domingo, 9 de marzo de 2008

General Elections- Spain 2008

Despite the terrorist attack last Friday, the General Elections are proceeding normally.

Turn-out appears to be pretty high, just a couple percentage points lower than '04 which was a particularly high turnout year because Al Qaeda had just killed over 200 people in the Atocha train bombs and the Government was making a mess of trying to pin it on ETA.

High turnout is supposed to favour the Socialists (PSOE). A couple weeks back, a PP politician admitted to the Financial Times that they sought to increase abstention, since that would appear to favour them. The left-leaning electorate seems to be prissy. They stay at home when things aren't perfect and aggressive politics turn them off. The PP has headed a very harsh opposition during these past few years turning the political arena into a perpetual spat that makes every-one's heads throb. I guess it helps them secure their hardliners, but they need the moderates to win. The results today will show whether they are making a mistake. They are no friends of mine, but I kind of pity the moderates in the party, who are hurt by all this mudslinging.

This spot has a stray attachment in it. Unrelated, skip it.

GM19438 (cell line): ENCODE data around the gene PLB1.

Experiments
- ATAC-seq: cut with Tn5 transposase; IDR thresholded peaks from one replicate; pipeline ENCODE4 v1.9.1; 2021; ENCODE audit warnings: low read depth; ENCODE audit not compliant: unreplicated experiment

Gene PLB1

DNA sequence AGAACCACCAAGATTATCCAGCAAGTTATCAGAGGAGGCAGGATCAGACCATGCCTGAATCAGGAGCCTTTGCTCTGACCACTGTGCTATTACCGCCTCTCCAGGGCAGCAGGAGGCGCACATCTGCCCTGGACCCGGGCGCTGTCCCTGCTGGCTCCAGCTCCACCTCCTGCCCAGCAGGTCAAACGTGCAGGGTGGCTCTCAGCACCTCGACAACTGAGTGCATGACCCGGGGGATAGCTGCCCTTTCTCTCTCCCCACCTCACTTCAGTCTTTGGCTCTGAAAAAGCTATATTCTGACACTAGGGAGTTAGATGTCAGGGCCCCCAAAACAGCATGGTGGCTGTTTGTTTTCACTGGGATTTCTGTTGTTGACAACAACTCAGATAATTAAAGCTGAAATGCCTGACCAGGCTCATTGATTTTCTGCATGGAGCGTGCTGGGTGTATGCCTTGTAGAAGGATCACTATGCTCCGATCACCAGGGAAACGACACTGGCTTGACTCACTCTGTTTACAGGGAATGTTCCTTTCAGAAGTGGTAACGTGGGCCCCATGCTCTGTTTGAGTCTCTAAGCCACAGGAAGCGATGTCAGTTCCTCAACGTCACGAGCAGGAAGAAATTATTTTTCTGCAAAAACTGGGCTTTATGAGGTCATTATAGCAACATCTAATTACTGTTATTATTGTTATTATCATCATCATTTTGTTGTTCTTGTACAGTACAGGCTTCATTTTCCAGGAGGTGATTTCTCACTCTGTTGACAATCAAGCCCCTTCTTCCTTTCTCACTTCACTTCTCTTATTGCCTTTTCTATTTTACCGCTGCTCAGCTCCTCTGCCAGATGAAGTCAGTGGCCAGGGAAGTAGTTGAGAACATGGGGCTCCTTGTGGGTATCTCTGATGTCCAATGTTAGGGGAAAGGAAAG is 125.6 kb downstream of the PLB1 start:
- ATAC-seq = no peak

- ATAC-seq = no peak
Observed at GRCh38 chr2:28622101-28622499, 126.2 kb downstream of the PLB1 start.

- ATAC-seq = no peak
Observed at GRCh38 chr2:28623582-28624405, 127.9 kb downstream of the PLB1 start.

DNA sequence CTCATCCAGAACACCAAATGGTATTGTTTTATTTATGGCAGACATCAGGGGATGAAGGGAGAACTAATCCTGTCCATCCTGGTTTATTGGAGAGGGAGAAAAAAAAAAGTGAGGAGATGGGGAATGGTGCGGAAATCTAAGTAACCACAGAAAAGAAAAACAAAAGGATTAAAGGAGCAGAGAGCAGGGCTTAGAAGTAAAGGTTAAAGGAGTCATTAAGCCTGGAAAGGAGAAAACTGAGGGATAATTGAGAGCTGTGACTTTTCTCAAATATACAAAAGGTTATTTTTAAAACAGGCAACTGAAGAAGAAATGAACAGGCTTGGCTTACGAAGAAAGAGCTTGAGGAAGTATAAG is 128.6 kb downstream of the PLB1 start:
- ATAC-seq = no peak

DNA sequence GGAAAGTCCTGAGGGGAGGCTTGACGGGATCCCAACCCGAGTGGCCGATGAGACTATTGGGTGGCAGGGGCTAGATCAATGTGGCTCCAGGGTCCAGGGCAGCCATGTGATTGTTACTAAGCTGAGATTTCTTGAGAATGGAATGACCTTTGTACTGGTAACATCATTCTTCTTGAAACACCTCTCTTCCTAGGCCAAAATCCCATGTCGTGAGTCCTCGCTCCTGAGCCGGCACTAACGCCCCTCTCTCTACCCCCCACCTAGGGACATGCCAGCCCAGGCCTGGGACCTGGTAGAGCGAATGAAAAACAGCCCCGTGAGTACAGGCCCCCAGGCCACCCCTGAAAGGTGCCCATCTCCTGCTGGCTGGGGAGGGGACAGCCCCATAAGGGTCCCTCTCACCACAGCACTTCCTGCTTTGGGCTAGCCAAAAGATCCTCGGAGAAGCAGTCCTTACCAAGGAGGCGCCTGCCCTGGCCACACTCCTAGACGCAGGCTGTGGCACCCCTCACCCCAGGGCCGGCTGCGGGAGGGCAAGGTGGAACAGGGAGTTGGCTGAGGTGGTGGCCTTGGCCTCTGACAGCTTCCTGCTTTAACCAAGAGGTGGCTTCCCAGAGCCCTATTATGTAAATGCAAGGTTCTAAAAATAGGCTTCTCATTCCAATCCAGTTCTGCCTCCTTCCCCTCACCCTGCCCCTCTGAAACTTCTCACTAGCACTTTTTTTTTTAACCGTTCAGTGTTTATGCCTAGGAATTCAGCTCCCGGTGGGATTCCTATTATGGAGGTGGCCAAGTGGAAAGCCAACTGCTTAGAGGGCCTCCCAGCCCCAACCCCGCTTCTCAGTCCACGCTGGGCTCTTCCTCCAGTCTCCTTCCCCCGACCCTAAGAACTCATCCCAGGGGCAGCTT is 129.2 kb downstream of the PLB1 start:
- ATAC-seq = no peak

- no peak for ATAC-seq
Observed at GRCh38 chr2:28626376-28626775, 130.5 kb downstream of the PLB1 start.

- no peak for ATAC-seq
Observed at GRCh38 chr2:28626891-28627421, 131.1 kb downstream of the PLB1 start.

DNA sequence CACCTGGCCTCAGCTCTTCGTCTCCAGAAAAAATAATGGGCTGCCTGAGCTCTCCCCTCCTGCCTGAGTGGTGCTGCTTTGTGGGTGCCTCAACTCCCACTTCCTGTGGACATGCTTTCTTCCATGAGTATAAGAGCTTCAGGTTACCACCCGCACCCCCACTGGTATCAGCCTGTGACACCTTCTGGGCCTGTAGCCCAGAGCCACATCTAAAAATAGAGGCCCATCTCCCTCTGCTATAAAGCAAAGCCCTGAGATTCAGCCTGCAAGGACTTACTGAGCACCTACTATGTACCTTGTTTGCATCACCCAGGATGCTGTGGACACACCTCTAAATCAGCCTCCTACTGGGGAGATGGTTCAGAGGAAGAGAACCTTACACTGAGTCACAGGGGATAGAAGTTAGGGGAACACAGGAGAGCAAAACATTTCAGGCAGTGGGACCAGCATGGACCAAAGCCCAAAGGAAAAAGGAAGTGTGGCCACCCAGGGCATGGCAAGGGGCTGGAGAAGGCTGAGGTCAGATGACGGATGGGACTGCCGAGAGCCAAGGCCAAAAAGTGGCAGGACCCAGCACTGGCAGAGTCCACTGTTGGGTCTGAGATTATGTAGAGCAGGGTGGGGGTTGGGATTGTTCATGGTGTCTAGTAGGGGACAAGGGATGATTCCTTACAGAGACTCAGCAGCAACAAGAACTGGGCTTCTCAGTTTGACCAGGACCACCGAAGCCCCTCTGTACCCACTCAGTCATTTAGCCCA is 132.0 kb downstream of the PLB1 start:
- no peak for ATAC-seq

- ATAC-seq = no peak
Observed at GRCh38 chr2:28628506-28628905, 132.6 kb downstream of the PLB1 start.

I voted. I wonder what my American friends would think of our voting facilities. I voted in a school, around 6 pm, and the little pink slips of the Senate and white slips of Congress had begun to mingle nicely, although there were a couple people making sure that you could find the ballot you wanted. Due process was ensured, of course, but there was none of that protocol that goes on in French elections, for example, where you're supposed to take at least two slips and fill out your envelopes in a private booth (insuring that nobody can tell who you've voted for). Here, a couple of us were scrambling for the ballots for our party of choice. It was all very relaxed and I didn't see any private voting booths (although I'm certain I would have found them had I asked).

The stupid senate slips were so big that they had to be stuffed into the envelopes which then had to be stuffed through the narrow slits of the voting boxes. The girl who did mine seemed to have become proficient at it. In Spain, you don't put your own ballot into the box, someone from the table is in charge of doing it for you after they've correctly ID'd you and said your name out loud. After the ballot is inserted, the people on the table usually say "votes". Today, the women on the table seemed to be too tired of the whole jig and they just slipped the ballot in without a word.

I'll keep you updated. The election booths closed 18 minutes ago and results should start trickling in a couple of hours.


For those of you who don't know much about Spanish politics:
PSOE: ruling political party. The "S" stands for Socialist although they aren't much of that nowadays. Moderate lefties, they legalized gay marriage last term.

PP: right wing. They've become hard core in the last four years.

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